Hydrogen has huge potential for reducing greenhouse emissions, but there are crucial disparities in the benefits offered by different projects. The US interpretation of clean hydrogen includes its blue form, processed from fossil fuels with carbon capture and storage. This would make use of the country’s huge gas reserves and some existing infrastructure, but would also require generous faith in CCS.
“Simplistically, it’s a retrofit versus new build,” says Sean McLoughlin, director of industrials and clean technology research at HSBC. “Blue allows refiners and chemical companies to [maintain] plants that use gas or coal and effectively bolt-on CCS.”
However, research published in August by Cornell and Stanford Universities found that blue hydrogen production and combustion practices release 20 percent more greenhouse gases than coal, once production, methane escape and CO2 leakage are taken into account. “Immediate scale-up could be bad for the climate and siphon scarce resources from clean solutions,” says Sara Gersen, senior attorney at California-based non-profit Earthjustice. “We have green hydrogen technology – we just need to dramatically scale up to drive down costs.”
Europe is far more focused on green hydrogen, which uses renewable energy to electrolyse water. “Europe last year definitely gained a strategic advantage,” says McLoughlin. “It was early, with a very clear strategy and pretty aggressive targets.”
By contrast to this, the five-year, $550 billion US Infrastructure Investment and Jobs Act provides $8 billion for regional hydrogen hubs and just $1 billion for research aimed at achieving green hydrogen at $2/kg.
Mixing blue and green
Some argue blue hydrogen is needed while building green capacity, but Gersen says it is highly questionable that it can be scaled more quickly: “We shouldn’t invest in more fossil fuel infrastructure – building it locks in climate pollution for decades. It doesn’t make sense to develop demand we can’t yet meet with green hydrogen.”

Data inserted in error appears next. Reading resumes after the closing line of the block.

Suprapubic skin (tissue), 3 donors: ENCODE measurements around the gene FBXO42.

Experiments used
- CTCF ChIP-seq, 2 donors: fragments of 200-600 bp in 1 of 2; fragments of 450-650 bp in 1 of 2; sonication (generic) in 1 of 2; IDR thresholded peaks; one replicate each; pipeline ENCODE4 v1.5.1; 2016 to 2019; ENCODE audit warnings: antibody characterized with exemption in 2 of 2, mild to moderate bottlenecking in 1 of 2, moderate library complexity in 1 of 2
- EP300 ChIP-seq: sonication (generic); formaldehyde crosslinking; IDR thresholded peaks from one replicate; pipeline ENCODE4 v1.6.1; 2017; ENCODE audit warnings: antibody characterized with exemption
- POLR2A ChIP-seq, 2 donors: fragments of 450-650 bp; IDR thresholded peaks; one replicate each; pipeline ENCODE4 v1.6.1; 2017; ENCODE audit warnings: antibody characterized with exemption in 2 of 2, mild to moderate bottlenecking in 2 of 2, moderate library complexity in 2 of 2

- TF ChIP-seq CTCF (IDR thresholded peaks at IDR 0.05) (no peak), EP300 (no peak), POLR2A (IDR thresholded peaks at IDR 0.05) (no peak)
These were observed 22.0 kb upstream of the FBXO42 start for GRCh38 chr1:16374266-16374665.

Half of all hydrogen produced is used in refining hydrocarbons. “There is a massive CO2 reduction potential just in greening what hydrogen is already being produced,” says McLoughlin. “The more complicated part is stimulating new market applications.”
Major projects tend to be centred around production hubs or industrial clusters – but the Intermountain Power Project in Utah benefits from both. It involves switching from coal to gas and increasingly blending in hydrogen, from 30 percent in 2025 to 100 percent by 2045. Excess renewable grid power is used for electrolysis, hydrogen is stored in salt caverns and southern California is the key offtaker.
“Instead of starting with 10MW or 50MW, it’s an 840MW project,” says McLoughlin. “It’s an example of how you might see the US going straight to large-scale in some projects.”
However, IPP also illustrates several wider problems. “As hydrogen is less energy-dense than methane, this [initial] blend only reduces climate pollution by 12 percent – so it is not a low-carbon resource,” says Gersen. She adds that burning hydrogen produces nitrogen oxide and that the IPP benefits uniquely from cheap salt cavern storage and fantastic solar resources.
Nonetheless, it demonstrates the US’s ability to execute large-scale projects, says McLoughlin: “The US may do things more quickly, more efficiently and, by 2030, end up with better developed and larger hubs than Europe, despite the bloc’s early lead.”